185 award-winning photographs from around the world which capture the most powerful, moving and sometimes disturbing images of the year.
This year a record number of 5,019 photographers from 125 countries submitted 80,536 pictures to be judged by the international jury.
For the first time since 1980 a British photographer has won the main award - World Press Photo of the Year 2007.
It was awarded to Tim Hetherington, working for Vanity Fair, for his photograph of a US soldier resting at 'Restrepo' bunker. The soldier was part of the 2nd Battalion Airborne of the 503rd US infantry undergoing a deployment in the Korengal Valley in the Eastern province of Afghanistan. The valley was the epicentre of the US fight against militant Islam in Afghanistan, and scene of some of the deadliest combat in the region.
'This image represents the exhaustion of a man - and the exhaustion of a nation,' says jury chairman Gary Knight, and adds 'We're all connected to this. It's a picture of a man at the end of a line.' Hetherington's photograph is part of a picture story that was also awarded second prize in General News Stories.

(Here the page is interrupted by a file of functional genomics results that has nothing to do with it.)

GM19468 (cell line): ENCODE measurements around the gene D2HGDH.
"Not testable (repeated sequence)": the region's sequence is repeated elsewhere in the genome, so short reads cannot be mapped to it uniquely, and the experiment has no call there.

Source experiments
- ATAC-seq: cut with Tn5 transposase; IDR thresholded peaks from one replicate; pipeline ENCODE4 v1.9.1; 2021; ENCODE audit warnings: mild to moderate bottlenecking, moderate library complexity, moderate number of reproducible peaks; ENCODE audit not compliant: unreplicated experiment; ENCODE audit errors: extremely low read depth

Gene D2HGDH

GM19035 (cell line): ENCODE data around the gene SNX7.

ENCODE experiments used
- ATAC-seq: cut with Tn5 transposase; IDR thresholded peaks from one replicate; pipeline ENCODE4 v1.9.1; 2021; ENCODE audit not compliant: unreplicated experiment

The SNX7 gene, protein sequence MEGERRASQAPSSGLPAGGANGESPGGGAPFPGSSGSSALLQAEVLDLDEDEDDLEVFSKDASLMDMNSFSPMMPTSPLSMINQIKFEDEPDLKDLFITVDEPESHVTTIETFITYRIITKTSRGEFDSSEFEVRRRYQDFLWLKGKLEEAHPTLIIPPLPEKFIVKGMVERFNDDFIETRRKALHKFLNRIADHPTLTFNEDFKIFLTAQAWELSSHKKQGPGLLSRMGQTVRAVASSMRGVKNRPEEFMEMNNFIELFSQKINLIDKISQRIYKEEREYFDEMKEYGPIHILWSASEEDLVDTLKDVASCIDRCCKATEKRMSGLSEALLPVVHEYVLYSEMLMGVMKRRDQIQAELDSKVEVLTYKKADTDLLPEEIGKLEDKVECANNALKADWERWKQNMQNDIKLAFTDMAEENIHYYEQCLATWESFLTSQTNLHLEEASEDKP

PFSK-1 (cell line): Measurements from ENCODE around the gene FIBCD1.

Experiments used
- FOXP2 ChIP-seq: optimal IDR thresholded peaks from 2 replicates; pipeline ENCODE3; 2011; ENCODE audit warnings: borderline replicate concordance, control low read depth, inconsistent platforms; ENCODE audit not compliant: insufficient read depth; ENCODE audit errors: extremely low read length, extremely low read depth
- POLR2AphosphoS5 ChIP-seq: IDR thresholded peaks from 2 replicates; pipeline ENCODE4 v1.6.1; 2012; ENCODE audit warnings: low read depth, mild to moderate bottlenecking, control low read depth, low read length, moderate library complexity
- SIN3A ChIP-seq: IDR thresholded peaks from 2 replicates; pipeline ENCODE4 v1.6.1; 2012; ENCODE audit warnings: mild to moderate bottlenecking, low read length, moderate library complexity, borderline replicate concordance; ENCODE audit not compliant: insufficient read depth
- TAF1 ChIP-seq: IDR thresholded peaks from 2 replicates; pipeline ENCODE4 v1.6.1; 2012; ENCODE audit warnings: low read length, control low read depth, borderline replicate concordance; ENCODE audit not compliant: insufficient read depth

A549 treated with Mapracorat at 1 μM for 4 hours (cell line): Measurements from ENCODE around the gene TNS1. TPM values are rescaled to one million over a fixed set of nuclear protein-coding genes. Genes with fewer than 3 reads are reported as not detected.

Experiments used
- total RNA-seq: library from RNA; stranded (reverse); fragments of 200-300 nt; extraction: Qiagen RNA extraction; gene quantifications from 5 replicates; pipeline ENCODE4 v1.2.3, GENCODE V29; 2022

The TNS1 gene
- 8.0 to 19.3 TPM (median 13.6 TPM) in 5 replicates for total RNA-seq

Other UK winners are Platon, First prize winner Portraits Singles, with his famous portrait of Vladimir Putin, and Vanessa Winship, First prize winner Portraits Stories, with a series of portraits of schoolgirls from rural Eastern Turkey. The exhibition brings together photographs in ten different categories: nature, spot news, general news, people in the news, contemporary issues, daily life, portraits, arts and entertainment, sports action and sports features. Photographs range from the horrors of war to the beauty of the natural world, and cover subject matters including the assassination of Benazir Bhutto, violence in Zimbabwe and retired circus entertainers.
Exhibited without censorship in 50 countries all over the world, the World Press Photo Exhibition offers an international showcase for all of the competition's prize-winning entries, and is considered by many to set a standard in the field of photojournalism.